Written by Jack Boardman
Achieve Killer Abs With Diversity
The abdominal muscles, like all muscles that you want to get shredded, require a routine of exercise, weighted lifting and rest in order to build, strengthen and grow. If you do no targeted exercises, even the basics, then beginning with sets of sit-ups three times a week will have a positive effect.
It might be that, even if you get in regular sit-ups, what’s needed is a bit of diversity to your abs workout. Your rectus abdominus (your six pack) isn’t the only part you ought to target. There’s also the obliques, which run alongside your six pack, as well as the transverse abdominus, which is layered below your internal oblique muscle. All of these help with movements like twisting, rotating, extending and flexing. You need to focus on exercises that channel these movements equally to target those muscles in the way you would target the bicep or chest. With work, they will activate and grow. So don’t just focus on the six pack as a matter of sit-ups, think of the torso as a whole and the results will follow.
Many people think that abdominal workouts start and end with sit-ups and similar targeted exercises. This isn’t true. In fact many other exercises, particularly weight lifting work your abs even when you thought you were targeting something else. Think about it: with compound lifts such as squats, deadlifts, pressing and rowing, your abs contract. Add to that the amount of weight you’re lifting, and by the end of each set you’ll have done some serious core work.
Because compound lifting targets your abs, it’s fair to say that if you focus on arm and leg strength, your abs are going to be strong. However, that’s not to say that they will still be easy to see if you have too much body fat.
Here are a few ideas to ensure all-over coverage:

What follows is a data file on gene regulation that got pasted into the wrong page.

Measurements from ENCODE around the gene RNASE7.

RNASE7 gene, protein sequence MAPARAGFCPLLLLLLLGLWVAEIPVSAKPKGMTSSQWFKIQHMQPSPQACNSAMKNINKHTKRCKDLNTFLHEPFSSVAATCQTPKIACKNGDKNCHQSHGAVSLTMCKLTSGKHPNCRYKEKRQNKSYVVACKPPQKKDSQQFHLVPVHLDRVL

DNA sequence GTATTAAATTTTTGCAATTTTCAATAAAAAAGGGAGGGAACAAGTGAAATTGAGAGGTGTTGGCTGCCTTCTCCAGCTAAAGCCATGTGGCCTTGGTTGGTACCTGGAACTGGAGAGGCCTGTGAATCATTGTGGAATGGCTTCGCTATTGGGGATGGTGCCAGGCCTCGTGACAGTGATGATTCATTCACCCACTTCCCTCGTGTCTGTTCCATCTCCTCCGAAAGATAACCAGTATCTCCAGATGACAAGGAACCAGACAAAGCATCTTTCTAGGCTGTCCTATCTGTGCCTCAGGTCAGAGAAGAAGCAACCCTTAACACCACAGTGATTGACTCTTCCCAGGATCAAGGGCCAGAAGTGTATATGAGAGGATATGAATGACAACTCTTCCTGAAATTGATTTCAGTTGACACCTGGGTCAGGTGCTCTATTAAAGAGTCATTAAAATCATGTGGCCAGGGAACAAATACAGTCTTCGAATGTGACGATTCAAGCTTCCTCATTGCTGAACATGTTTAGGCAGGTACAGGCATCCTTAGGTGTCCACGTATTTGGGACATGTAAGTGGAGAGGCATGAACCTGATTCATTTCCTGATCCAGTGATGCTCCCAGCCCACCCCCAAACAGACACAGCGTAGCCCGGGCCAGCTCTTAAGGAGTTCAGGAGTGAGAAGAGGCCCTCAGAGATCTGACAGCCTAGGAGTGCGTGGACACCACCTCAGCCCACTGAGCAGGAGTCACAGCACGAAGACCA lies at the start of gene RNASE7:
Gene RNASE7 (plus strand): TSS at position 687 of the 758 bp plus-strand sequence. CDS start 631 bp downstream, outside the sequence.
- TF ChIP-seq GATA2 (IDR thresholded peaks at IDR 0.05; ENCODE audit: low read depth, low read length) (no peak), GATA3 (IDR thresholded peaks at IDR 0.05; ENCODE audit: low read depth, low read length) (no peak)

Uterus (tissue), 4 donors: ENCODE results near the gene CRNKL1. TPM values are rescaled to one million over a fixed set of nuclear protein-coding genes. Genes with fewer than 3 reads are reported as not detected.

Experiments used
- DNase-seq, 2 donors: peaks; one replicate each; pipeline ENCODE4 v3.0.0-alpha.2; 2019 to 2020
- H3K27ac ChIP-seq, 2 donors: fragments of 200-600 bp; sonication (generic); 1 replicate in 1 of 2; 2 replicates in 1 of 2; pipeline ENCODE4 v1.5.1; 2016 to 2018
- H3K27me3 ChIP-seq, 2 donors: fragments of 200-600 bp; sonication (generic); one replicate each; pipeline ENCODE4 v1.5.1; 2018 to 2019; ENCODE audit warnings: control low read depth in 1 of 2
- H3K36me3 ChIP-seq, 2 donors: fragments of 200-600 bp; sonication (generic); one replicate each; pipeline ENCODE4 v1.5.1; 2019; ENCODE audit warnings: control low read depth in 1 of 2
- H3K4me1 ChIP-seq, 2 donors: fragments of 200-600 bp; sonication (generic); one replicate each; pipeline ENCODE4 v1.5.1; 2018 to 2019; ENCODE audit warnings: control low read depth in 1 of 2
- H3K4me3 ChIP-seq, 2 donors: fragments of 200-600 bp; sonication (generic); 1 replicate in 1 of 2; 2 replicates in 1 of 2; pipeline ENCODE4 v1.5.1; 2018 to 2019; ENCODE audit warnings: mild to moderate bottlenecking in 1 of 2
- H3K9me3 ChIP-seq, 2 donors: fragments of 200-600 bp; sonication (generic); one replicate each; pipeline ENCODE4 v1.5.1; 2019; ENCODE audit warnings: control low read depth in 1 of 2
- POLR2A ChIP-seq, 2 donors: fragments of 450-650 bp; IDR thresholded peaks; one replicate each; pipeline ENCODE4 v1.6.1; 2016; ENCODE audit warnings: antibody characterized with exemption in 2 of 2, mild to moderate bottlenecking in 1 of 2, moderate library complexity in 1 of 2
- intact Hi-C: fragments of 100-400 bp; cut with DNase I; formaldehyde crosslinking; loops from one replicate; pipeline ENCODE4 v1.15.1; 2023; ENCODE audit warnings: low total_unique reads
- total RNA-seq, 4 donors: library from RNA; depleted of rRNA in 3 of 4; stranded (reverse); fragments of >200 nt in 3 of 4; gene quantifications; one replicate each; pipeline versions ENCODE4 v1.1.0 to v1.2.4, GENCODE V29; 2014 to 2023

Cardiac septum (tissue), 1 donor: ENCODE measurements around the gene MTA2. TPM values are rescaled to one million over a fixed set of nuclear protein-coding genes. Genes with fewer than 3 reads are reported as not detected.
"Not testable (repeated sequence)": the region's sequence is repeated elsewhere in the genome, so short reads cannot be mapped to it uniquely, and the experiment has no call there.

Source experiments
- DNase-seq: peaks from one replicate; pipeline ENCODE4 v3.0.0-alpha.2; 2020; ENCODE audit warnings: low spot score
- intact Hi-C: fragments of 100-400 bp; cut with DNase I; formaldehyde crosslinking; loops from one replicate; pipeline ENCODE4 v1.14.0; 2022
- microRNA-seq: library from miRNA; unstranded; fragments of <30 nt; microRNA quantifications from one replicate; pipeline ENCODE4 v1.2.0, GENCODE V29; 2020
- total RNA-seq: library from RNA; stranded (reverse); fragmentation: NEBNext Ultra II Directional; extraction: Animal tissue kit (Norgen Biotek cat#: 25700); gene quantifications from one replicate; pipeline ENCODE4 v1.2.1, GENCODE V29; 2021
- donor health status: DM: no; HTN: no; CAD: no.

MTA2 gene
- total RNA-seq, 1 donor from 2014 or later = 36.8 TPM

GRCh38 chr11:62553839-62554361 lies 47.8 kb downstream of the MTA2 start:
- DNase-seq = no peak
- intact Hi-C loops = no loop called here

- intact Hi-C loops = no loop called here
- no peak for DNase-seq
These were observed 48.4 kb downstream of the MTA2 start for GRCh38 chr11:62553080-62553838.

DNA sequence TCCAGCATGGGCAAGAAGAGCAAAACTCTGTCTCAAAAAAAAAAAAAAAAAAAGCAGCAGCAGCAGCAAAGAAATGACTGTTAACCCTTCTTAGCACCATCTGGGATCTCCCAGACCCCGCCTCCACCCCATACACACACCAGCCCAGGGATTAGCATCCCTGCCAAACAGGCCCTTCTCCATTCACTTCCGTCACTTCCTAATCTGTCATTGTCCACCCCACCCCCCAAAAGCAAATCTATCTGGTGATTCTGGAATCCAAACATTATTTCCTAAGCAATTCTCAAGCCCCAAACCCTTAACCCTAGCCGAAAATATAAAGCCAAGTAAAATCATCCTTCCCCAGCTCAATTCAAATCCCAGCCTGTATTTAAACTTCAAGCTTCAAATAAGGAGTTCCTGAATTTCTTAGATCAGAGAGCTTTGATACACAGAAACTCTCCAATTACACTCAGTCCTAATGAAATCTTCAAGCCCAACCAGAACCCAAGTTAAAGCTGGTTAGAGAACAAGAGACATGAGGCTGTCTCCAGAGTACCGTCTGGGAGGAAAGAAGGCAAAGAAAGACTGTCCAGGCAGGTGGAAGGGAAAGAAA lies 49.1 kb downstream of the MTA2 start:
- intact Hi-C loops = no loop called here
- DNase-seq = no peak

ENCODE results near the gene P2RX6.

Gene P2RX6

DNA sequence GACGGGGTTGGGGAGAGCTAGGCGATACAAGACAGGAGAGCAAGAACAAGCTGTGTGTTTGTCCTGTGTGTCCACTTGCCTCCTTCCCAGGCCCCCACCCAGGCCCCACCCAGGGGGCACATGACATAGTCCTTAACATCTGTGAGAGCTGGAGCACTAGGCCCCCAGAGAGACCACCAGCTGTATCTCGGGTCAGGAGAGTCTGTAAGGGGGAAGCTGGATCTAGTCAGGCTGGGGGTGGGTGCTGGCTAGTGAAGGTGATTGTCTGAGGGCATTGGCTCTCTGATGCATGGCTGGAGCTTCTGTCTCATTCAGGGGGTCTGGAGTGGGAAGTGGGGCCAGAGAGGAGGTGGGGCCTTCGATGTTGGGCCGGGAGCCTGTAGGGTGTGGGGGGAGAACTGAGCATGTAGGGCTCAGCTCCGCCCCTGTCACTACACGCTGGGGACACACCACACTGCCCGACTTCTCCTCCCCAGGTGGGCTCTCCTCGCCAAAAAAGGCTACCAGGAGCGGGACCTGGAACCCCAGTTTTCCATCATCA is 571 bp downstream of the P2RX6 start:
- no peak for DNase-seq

Sliding Knee Tuck
For this one you’ll need a slippery/ smooth surface and socks or something that will allow your feet to glide freely on the floor. Position yourself as if to do press ups but raise your glutes so that it is high in the air with your head low. Bring one of your knees towards your chest with your toes still touching the floor. Alternate your legs as if walking, exaggerating the stretching and bending of your legs each time.
Yoga Ball Exercises
Yoga balls can be utilised by using exercises that require you to balance, thus channelling your core. To begin, try normal crunches while perching on the edge of a large medicine ball.
For something different, lie on your back with your arm stretched out over your head. With your legs outstretched, squeeze the ball between your feet. Slowly bring your feet up so your legs are at a right angle to your flat back and pass the ball to your hands. Lower it back over your head and bring to the middle again to your waiting feet.
Lay flat on your back with your feet on the floor and knees bent, with a weight in your hands held out in front of you, keep your lower back on the floor and crunch. Depending on the weight, aim for three sets and high reps.
These can be done with your back flat on the floor, while hanging from a pull-up bar or dangling from dipping bars. Raise your knees towards your midriff slowly, rather than allowing the momentum of your legs to swing. When you want to take it a step further, keep your legs straight when raising.
As mentioned before, mentally focus on the lower belly until you feel the effects there. With your back and legs straight, support yourself on your elbows for three 60 second sets. When you are ready to move on, rest on a medicine ball, increasing the inclination.
Medicine Ball Pivot
With a weighted medicine ball in your hands, sit on the floor with your legs stretched out before you. Lean back slightly until you feel your abs working. Twist and touch the ball either side of your hips, taking care to pivot slowly. When you improve, raise your feels off the floor.
A six pack is the result of more than just crunches, as you may have gathered by now. You may be surprised that leg day plays a role in defining your belly, but compound lifts such as deadlifts and squats channel your core and work the upper and lower abs as well as your obliques. Think about it: next time you’re squatting, focus on your gut and how it tenses.